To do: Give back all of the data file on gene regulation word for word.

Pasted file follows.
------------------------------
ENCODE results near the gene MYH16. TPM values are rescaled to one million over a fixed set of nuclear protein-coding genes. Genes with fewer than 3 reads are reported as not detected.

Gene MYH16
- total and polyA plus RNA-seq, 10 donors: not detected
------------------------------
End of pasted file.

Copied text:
ENCODE results near the gene MYH16. TPM values are rescaled to one million over a fixed set of nuclear protein-coding genes. Genes with fewer than 3 reads are reported as not detected.

Gene MYH16
- total and polyA plus RNA-seq, 10 donors: not detected